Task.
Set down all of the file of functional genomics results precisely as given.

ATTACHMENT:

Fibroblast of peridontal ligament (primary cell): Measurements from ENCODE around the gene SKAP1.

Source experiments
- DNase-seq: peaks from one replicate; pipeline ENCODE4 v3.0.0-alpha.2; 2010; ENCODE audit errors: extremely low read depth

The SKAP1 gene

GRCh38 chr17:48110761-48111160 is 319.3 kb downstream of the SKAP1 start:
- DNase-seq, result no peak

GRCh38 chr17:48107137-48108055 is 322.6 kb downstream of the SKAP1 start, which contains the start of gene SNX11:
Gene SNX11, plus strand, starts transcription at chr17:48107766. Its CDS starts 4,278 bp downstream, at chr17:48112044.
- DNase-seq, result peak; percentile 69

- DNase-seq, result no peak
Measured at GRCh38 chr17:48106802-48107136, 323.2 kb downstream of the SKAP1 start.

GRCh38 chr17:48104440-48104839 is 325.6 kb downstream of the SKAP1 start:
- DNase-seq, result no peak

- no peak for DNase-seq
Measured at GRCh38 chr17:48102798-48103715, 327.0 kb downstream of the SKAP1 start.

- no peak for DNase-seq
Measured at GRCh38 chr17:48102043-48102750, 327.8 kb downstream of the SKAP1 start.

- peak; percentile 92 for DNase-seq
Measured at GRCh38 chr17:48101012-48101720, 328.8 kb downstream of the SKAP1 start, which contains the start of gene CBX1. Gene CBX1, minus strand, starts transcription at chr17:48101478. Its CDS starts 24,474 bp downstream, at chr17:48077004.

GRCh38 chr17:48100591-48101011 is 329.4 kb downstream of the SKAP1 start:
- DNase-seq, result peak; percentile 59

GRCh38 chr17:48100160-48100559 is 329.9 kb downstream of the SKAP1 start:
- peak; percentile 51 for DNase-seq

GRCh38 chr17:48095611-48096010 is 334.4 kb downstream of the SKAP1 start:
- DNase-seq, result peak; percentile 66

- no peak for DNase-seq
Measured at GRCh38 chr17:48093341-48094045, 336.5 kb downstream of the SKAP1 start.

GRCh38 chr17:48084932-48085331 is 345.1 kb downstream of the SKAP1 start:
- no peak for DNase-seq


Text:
Fibroblast of peridontal ligament (primary cell): Measurements from ENCODE around the gene SKAP1.

Source experiments
- DNase-seq: peaks from one replicate; pipeline ENCODE4 v3.0.0-alpha.2; 2010; ENCODE audit errors: extremely low read depth

The SKAP1 gene

GRCh38 chr17:48110761-48111160 is 319.3 kb downstream of the SKAP1 start:
- DNase-seq, result no peak

GRCh38 chr17:48107137-48108055 is 322.6 kb downstream of the SKAP1 start, which contains the start of gene SNX11:
Gene SNX11, plus strand, starts transcription at chr17:48107766. Its CDS starts 4,278 bp downstream, at chr17:48112044.
- DNase-seq, result peak; percentile 69

- DNase-seq, result no peak
Measured at GRCh38 chr17:48106802-48107136, 323.2 kb downstream of the SKAP1 start.

GRCh38 chr17:48104440-48104839 is 325.6 kb downstream of the SKAP1 start:
- DNase-seq, result no peak

- no peak for DNase-seq
Measured at GRCh38 chr17:48102798-48103715, 327.0 kb downstream of the SKAP1 start.

- no peak for DNase-seq
Measured at GRCh38 chr17:48102043-48102750, 327.8 kb downstream of the SKAP1 start.

- peak; percentile 92 for DNase-seq
Measured at GRCh38 chr17:48101012-48101720, 328.8 kb downstream of the SKAP1 start, which contains the start of gene CBX1. Gene CBX1, minus strand, starts transcription at chr17:48101478. Its CDS starts 24,474 bp downstream, at chr17:48077004.

GRCh38 chr17:48100591-48101011 is 329.4 kb downstream of the SKAP1 start:
- DNase-seq, result peak; percentile 59

GRCh38 chr17:48100160-48100559 is 329.9 kb downstream of the SKAP1 start:
- peak; percentile 51 for DNase-seq

GRCh38 chr17:48095611-48096010 is 334.4 kb downstream of the SKAP1 start:
- DNase-seq, result peak; percentile 66

- no peak for DNase-seq
Measured at GRCh38 chr17:48093341-48094045, 336.5 kb downstream of the SKAP1 start.

GRCh38 chr17:48084932-48085331 is 345.1 kb downstream of the SKAP1 start:
- no peak for DNase-seq